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Islam and democracy

Abdullahi Ahmed An-Na'im spoke at Furman Thursday. (Thomas Nantz)

NOVEMBER 5, 2012
by Maggie Johnson ’14, Contributing Writer

Is Islam compatible with democracy? In a presentation given Thursday in Daniel Chapel, Professor Abdullahi Ahmed An-Na’im asked the audience to take a cross-cultural look at democracy and its place within both “Western” and Islamic societies across the world.

An-Na’im, a native of Sudan and a professor of law at Emory University, is a renowned scholar of Islamic law and multicultural perspectives of human rights. The presentation, titled “Islam, Sharia, and Democracy,” was sponsored by the Muslim Student Association, and given as a third installment in Furman’s first annual World Religions Symposium.

Professor An-Na’im began his presentation by addressing the “question of compatibility or incompatibility” that many people have with regard to Islam’s relationship with democracy, a question that, according to An-Na’im, is a challenge to answer.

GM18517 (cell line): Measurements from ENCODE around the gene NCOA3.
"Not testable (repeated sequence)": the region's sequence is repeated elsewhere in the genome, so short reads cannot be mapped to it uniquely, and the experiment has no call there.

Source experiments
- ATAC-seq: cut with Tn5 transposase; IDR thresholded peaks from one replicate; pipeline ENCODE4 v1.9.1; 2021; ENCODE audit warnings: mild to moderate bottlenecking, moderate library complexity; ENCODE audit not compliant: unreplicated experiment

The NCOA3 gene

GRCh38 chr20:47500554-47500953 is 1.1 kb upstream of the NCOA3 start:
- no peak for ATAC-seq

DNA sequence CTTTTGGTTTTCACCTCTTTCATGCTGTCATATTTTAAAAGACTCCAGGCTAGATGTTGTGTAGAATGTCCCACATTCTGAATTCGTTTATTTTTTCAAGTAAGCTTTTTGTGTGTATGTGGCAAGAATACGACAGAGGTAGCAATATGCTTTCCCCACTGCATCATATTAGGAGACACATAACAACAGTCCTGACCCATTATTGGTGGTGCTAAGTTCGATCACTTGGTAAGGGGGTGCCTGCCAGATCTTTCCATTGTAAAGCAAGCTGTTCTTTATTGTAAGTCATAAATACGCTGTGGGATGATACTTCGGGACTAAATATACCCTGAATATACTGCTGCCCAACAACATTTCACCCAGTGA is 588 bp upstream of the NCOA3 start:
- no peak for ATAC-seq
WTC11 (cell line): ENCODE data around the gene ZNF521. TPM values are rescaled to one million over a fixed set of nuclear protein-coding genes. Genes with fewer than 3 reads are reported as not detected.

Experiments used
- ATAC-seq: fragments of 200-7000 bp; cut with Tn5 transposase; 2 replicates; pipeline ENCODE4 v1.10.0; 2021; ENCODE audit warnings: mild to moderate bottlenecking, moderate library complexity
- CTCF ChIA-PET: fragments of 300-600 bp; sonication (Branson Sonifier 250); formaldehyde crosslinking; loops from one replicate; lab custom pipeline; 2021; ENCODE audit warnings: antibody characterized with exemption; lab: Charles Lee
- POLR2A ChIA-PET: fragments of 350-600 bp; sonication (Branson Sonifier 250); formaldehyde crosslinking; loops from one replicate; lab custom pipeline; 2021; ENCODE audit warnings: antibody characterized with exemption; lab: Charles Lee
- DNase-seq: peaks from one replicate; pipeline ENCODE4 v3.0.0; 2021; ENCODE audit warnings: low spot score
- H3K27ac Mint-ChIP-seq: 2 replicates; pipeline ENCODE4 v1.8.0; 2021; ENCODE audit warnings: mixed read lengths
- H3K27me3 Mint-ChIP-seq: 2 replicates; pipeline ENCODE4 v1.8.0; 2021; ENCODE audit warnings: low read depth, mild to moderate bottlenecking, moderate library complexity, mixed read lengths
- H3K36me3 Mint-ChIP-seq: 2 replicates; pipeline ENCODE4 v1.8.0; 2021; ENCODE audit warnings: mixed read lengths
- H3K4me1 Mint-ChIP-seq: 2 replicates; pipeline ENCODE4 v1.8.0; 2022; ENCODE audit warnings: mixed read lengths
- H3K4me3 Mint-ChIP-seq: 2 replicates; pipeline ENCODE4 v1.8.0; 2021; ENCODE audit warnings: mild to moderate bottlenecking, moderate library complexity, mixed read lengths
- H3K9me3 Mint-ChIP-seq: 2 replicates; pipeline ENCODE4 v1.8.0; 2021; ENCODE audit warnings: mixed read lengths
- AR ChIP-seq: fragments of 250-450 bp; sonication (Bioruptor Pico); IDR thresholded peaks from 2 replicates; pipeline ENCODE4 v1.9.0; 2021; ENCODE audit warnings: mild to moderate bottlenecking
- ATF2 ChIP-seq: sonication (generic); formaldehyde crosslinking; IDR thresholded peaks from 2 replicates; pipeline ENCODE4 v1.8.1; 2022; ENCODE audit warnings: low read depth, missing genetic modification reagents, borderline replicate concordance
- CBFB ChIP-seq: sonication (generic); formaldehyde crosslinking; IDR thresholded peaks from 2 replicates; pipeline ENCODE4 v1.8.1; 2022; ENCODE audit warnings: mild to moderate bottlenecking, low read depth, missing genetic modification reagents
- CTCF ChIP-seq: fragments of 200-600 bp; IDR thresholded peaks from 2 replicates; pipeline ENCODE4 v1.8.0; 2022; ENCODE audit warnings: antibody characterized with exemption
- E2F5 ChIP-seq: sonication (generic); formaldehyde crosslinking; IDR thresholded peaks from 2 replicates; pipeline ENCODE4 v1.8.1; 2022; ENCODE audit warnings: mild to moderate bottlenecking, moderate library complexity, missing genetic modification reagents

“We are contrasting two ideas that nobody can really define,” he said. “Neither Islam nor democracy has a wrought definition.”

For An-Na’im, instead of focusing exclusively on Islam in its relationship to democracy, it’s important to look at the cultural and historical context in which the relationship is set, mainly because Islam spans a variety of cultures who each have their own idea of what it means to be Muslim and democratic.

“It’s about the cultural condition rather than being a Muslim,” An-Na’im explained.

In addressing these different ideas of democracy, An-Na’im encouraged the audience to take a look at democracy in American society and to acknowledge both the similarities and differences it shares with Muslim societies and their ideas of democracy; something, according to An-Na’im, many Americans fail to do.

“The fact that people are dying for the right to vote has been completely rejected,” said An-Na’im, in reference to the ongoing conflicts in many Middle Eastern countries as a result of the Arab Spring. “People have stood up and suffered for their freedom.”

In closing, An-Na’im reminded those in attendance not to reject a society as democratic on the basis of differences in ideology.

“You are excluding a quarter of mankind when you say Islam is incompatible with democracy. It’s important to step back and give people the room to define for themselves what it means to be democratic and Muslim.”

Last updated November 5, 2012
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